I just sent an email to my advisor asking for the code I need to register for a January class. Most students take the month off, but the school is still officially open, and you can elect go back early to make up some credits or work on an individual project. I want to go back early to avoid being home, even if it means I have to take a random course and read Ayn Rand or some other torture.
Being home has been nice in a lot of ways. I got to hang out with my brother and our baby cousin (the only acceptable baby in the world). I’ve gone to the movies, driven my car around, taken advantage of having food around 24/7, and watched a lot of TV. But I need to leave. Here’s why.
1. My mom is treating me like a child/idiot. I went out to dinner with her one of the first nights I was here, and when we were done eating and I started to ask the waitress for a box for the rest of my food, my mom cut me off and asked for one on my behalf. Then she smiled at me and said, super condescendingly, “I know that’s hard for you.” O. M. G. Like, I know she’s trying to be sensitive to the fact that I hate being in public, but I haven’t had significant difficulty talking to restaurant staff since like 2008. Yes, sometimes I panic and want help doing stuff like that, but I usually ask for it when I need it. Plus, if she truly cared about my fear of interacting with strangers, she would have ordered for me at the beginning of the meal, right? There’s an episode of Sex and the City where Carrie brings Miranda bagels to be “a good friend,” but she forgets the cream cheese. Miranda calls her out on this, because it’s evident that Carrie just wanted to come over to talk about her own recent breakup, or else she would have remembered the cream cheese. My mom wanted to be helpful, but it seems like she really just wanted to demonstrate that she “understands” me, without actually doing the work of understanding me.
2. The way my mom is treating me reminds me of how angry she’d get whenever I wanted to stay home from Sunday school or social gatherings. She used to talk about how sin and doubt were signs of the devil’s influence.
I remember all of the things my family and friends took it upon themselves to diagnose me with: anxiety, depression, Asperger’s, ADD. It made me feel defective, like I was born spoiled the way food can be spoiled in the making. I imagined a black tumor rapidly growing inside me, representing whatever made me feel afraid of and distant from others.
I used to picture myself at the bottom of a series of dark, labyrinthine subterranean tunnels that glowed red and emitted red flames. I imagined that God had left me there, and that the only ways out were to be morally pure and to socialize, or to reject God and his “plan” for me outright, whereupon I could find happiness in this life but would be condemned to spend my afterlife in hell, which terrified me. I thought that I might one day write about all of this, and that the second option would make for better writing.
I think I came up with the labyrinth in fourth grade. My friend and I got into a series of books called Daughters of the Moon. It was about teenage girls who had magic powers because they were secretly goddesses. We copied the moon-shaped necklaces they wore with yarn and tinfoil, called each other Serena and Vanessa after two of the main characters, and pretended to be them at recess. When we wrote down the names of these books for a class reading competition, our teacher was alarmed. When she learned that they included witchcraft and—worse—sex, she contacted our parents.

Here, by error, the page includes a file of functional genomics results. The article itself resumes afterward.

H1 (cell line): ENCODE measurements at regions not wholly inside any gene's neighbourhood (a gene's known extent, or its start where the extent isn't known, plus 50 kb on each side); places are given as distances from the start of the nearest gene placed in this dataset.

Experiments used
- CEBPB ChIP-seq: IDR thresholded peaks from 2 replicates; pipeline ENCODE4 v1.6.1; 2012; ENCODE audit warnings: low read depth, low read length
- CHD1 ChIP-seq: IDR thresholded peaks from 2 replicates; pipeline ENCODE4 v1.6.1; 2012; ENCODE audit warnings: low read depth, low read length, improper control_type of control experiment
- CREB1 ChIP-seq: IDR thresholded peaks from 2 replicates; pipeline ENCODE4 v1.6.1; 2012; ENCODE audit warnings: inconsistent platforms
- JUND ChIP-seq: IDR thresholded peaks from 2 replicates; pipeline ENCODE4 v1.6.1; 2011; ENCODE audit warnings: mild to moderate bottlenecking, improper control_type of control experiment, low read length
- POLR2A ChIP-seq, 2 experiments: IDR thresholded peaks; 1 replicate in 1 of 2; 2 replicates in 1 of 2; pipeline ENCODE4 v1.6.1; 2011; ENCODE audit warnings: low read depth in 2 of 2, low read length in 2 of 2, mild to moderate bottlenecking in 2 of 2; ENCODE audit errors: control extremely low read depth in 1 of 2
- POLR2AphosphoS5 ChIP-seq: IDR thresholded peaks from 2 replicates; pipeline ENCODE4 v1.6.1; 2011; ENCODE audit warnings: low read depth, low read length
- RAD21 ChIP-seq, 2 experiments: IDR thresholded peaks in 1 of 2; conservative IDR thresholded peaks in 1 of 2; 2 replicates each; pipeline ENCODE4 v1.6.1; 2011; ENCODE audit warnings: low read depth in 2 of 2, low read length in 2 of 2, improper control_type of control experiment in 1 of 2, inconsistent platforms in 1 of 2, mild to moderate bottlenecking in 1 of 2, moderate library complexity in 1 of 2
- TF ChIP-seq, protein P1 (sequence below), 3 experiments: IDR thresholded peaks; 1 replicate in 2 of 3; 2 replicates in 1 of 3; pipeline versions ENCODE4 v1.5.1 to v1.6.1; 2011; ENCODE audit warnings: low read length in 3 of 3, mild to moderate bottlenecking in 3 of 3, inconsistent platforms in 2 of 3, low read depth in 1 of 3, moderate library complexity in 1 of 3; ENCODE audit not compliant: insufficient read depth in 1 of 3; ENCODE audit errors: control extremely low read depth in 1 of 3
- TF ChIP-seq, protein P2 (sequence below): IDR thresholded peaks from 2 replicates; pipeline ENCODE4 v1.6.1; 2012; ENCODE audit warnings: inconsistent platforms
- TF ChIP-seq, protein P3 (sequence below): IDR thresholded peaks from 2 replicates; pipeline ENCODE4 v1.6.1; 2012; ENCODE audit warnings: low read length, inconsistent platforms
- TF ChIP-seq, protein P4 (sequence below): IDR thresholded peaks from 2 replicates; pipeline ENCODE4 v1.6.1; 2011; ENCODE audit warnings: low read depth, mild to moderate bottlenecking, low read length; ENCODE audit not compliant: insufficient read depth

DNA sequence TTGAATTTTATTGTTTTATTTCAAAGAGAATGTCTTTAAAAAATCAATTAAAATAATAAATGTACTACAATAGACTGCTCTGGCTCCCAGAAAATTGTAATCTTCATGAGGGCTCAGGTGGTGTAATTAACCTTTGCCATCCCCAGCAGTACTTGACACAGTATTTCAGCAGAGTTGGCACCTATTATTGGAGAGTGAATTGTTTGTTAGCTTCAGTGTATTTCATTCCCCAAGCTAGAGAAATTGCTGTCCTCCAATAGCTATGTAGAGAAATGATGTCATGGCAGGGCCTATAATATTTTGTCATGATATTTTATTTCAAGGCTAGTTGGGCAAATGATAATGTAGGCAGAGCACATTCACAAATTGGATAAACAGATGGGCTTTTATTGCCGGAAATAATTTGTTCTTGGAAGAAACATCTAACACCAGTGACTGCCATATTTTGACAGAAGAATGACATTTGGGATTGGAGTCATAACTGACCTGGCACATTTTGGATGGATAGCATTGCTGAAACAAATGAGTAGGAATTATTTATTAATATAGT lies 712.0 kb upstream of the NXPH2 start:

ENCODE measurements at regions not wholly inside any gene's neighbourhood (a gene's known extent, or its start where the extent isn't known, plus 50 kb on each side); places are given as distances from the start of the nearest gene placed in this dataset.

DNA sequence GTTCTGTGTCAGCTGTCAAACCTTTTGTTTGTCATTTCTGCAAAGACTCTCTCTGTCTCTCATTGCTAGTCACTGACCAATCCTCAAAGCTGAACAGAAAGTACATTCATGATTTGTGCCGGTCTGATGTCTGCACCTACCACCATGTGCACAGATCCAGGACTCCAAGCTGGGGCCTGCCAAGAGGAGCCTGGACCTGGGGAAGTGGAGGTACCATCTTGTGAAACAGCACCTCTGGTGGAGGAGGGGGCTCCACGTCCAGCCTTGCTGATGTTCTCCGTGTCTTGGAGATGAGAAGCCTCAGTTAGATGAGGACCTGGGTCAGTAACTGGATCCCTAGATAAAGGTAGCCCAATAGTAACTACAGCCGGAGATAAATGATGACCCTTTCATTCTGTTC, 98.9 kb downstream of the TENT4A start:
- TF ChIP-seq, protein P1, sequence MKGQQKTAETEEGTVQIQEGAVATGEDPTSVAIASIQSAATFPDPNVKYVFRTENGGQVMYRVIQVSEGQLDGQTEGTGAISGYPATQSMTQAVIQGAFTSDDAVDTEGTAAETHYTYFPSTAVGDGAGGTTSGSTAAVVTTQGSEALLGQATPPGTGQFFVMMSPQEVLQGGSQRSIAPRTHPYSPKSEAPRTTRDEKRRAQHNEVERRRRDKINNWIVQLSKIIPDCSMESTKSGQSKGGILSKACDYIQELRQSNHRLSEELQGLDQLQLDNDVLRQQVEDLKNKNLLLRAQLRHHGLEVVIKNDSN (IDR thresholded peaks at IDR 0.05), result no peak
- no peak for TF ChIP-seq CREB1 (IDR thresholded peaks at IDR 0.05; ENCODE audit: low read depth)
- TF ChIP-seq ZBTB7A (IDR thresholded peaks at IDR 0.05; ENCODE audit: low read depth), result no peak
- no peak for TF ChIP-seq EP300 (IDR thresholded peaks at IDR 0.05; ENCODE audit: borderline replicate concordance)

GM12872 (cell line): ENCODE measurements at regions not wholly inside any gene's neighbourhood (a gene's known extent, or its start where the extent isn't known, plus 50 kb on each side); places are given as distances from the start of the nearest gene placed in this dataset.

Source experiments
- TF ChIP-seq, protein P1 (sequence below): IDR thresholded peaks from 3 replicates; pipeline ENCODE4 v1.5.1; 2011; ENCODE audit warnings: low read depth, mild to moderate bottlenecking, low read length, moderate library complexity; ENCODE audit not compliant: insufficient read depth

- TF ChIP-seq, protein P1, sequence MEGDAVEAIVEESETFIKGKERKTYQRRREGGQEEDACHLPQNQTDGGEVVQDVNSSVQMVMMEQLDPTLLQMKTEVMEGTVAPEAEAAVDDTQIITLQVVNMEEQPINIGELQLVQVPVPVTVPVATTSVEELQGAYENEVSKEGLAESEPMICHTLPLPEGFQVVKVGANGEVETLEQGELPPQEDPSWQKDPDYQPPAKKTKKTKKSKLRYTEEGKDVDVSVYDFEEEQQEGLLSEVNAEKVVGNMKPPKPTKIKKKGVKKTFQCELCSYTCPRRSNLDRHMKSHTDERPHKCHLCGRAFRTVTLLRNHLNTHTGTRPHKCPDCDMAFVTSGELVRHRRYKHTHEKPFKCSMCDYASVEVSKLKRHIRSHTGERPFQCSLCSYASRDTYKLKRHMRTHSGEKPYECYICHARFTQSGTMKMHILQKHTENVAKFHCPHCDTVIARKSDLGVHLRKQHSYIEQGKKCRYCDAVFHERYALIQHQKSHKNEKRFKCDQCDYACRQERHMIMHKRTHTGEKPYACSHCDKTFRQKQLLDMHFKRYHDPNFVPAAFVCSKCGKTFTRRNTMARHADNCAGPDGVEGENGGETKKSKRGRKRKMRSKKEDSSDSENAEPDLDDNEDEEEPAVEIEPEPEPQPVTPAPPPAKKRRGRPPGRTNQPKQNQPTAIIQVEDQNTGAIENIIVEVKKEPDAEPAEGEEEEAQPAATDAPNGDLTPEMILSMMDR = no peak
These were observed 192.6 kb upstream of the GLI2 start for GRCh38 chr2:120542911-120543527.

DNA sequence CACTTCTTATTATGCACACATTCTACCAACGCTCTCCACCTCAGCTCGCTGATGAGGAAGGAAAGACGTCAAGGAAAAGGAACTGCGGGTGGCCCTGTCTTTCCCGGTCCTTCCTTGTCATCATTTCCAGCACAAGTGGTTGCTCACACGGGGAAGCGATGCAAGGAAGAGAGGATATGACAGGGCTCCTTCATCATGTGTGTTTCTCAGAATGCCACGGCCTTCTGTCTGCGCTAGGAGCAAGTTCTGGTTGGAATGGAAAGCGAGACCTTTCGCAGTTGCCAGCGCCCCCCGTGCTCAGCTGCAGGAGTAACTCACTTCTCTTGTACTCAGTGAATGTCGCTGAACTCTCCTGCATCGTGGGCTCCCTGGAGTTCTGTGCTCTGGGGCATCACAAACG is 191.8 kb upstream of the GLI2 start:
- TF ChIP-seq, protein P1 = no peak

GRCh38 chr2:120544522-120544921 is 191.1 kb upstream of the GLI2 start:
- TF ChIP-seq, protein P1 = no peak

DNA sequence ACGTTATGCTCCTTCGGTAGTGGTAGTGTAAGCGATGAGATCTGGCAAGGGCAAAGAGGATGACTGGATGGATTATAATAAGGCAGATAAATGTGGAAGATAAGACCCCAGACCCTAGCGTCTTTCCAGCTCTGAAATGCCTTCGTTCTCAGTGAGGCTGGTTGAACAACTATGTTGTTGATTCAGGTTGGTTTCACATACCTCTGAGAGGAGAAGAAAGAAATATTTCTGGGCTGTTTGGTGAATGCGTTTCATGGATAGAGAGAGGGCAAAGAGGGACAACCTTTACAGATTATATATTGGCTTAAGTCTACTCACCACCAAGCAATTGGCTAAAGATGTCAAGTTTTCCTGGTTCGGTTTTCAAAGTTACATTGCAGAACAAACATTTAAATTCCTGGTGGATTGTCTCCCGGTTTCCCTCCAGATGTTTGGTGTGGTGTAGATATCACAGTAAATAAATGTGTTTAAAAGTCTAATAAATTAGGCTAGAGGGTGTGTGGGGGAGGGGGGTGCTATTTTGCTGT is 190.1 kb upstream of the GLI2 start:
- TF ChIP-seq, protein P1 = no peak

I remember crying as my mom yelled at me that night. I remember not knowing what about those books she was so afraid of but figuring it out later. At the end of our talk, she held up the second book, Into Cold Fire, and asked me what color it was. The cover was red. “Do you know what that is?” she asked. I didn’t answer. “It’s the color of the Devil. This girl”—she pointed to the girl on the cover, who happened to be Serena, the character I pretended to be—“is the devil.”
This incident is really, really, really funny to me now because it’s really, really, realllllyyy funny, but it was horrifying to me then because it confirmed all of my fears about myself: that I was unfit for society and also morally bad, condemned to hell. It also set the template for how I would think about sex once I found out what it was: as a dark ritual that your soul would be punished for engaging in. It’s taken years for me to release my self-image from the grip of these ideas. They made me so miserable for so long.
I know that I have some social anxiety and a disposition that favors observation over participation, but I also have the ability to work through my anxieties and confidence so that it’s possible for me to be with other people, because there is no tumorous mass of evil within me. Being home makes me remember how I used to feel. Being at school means I can continue progressing.
3. The mundane here is worse than the mundane there. Saturday night at dinner my mom recounted a hilarious story that a woman from my grandmother’s nursing home had told her at the home’s Christmas party. The woman listed everything she’d made for Christmas breakfast the year before. She’d made a bunch of really good food, but when she sat down to eat, she realized she’d forgotten to make eggs. My mom repeated the “zinger” (SHE FORGOT TO MAKE THE EGGS) and laughed, and my dad laughed his fake laugh.
At school, there is much that is mundane and plenty of false laughter, but I would rather listen to an infinite number of people talking about studying than hear this kind of story again. If I’m going to be frustrated and bored in any capacity, I would rather do it there, where there are people I like and where even the boring things at least have a point. ♦